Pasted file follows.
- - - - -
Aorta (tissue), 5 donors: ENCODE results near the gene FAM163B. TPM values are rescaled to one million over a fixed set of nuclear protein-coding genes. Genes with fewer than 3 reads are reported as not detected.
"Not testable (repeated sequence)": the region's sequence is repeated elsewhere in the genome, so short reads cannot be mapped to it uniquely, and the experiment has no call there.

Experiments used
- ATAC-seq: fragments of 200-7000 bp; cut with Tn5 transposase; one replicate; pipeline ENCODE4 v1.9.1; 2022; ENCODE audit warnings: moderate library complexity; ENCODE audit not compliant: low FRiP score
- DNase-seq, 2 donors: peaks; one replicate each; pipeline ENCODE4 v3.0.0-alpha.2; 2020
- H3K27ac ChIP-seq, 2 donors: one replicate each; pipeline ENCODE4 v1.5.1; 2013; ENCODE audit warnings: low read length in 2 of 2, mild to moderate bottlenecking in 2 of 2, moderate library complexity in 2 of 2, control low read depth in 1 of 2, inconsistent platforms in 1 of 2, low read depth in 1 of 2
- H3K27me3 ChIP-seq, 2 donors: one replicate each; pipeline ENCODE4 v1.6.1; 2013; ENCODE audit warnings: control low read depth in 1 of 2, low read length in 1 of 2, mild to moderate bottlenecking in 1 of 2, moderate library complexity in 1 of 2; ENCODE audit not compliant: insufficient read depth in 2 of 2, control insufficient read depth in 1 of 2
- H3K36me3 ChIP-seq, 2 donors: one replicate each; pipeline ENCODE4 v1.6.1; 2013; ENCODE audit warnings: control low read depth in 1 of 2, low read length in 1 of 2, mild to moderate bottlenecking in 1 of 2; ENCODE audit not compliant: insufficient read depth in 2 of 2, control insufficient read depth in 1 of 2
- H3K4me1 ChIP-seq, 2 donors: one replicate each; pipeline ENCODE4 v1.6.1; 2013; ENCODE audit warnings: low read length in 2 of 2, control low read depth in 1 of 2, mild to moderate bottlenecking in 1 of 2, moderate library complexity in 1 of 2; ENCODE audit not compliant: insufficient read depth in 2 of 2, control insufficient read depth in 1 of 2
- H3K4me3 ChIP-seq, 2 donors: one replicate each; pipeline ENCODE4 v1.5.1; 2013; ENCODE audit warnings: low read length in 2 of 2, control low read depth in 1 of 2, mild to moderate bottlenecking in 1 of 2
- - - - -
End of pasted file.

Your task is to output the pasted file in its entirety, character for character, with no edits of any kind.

Aorta (tissue), 5 donors: ENCODE results near the gene FAM163B. TPM values are rescaled to one million over a fixed set of nuclear protein-coding genes. Genes with fewer than 3 reads are reported as not detected.
"Not testable (repeated sequence)": the region's sequence is repeated elsewhere in the genome, so short reads cannot be mapped to it uniquely, and the experiment has no call there.

Experiments used
- ATAC-seq: fragments of 200-7000 bp; cut with Tn5 transposase; one replicate; pipeline ENCODE4 v1.9.1; 2022; ENCODE audit warnings: moderate library complexity; ENCODE audit not compliant: low FRiP score
- DNase-seq, 2 donors: peaks; one replicate each; pipeline ENCODE4 v3.0.0-alpha.2; 2020
- H3K27ac ChIP-seq, 2 donors: one replicate each; pipeline ENCODE4 v1.5.1; 2013; ENCODE audit warnings: low read length in 2 of 2, mild to moderate bottlenecking in 2 of 2, moderate library complexity in 2 of 2, control low read depth in 1 of 2, inconsistent platforms in 1 of 2, low read depth in 1 of 2
- H3K27me3 ChIP-seq, 2 donors: one replicate each; pipeline ENCODE4 v1.6.1; 2013; ENCODE audit warnings: control low read depth in 1 of 2, low read length in 1 of 2, mild to moderate bottlenecking in 1 of 2, moderate library complexity in 1 of 2; ENCODE audit not compliant: insufficient read depth in 2 of 2, control insufficient read depth in 1 of 2
- H3K36me3 ChIP-seq, 2 donors: one replicate each; pipeline ENCODE4 v1.6.1; 2013; ENCODE audit warnings: control low read depth in 1 of 2, low read length in 1 of 2, mild to moderate bottlenecking in 1 of 2; ENCODE audit not compliant: insufficient read depth in 2 of 2, control insufficient read depth in 1 of 2
- H3K4me1 ChIP-seq, 2 donors: one replicate each; pipeline ENCODE4 v1.6.1; 2013; ENCODE audit warnings: low read length in 2 of 2, control low read depth in 1 of 2, mild to moderate bottlenecking in 1 of 2, moderate library complexity in 1 of 2; ENCODE audit not compliant: insufficient read depth in 2 of 2, control insufficient read depth in 1 of 2
- H3K4me3 ChIP-seq, 2 donors: one replicate each; pipeline ENCODE4 v1.5.1; 2013; ENCODE audit warnings: low read length in 2 of 2, control low read depth in 1 of 2, mild to moderate bottlenecking in 1 of 2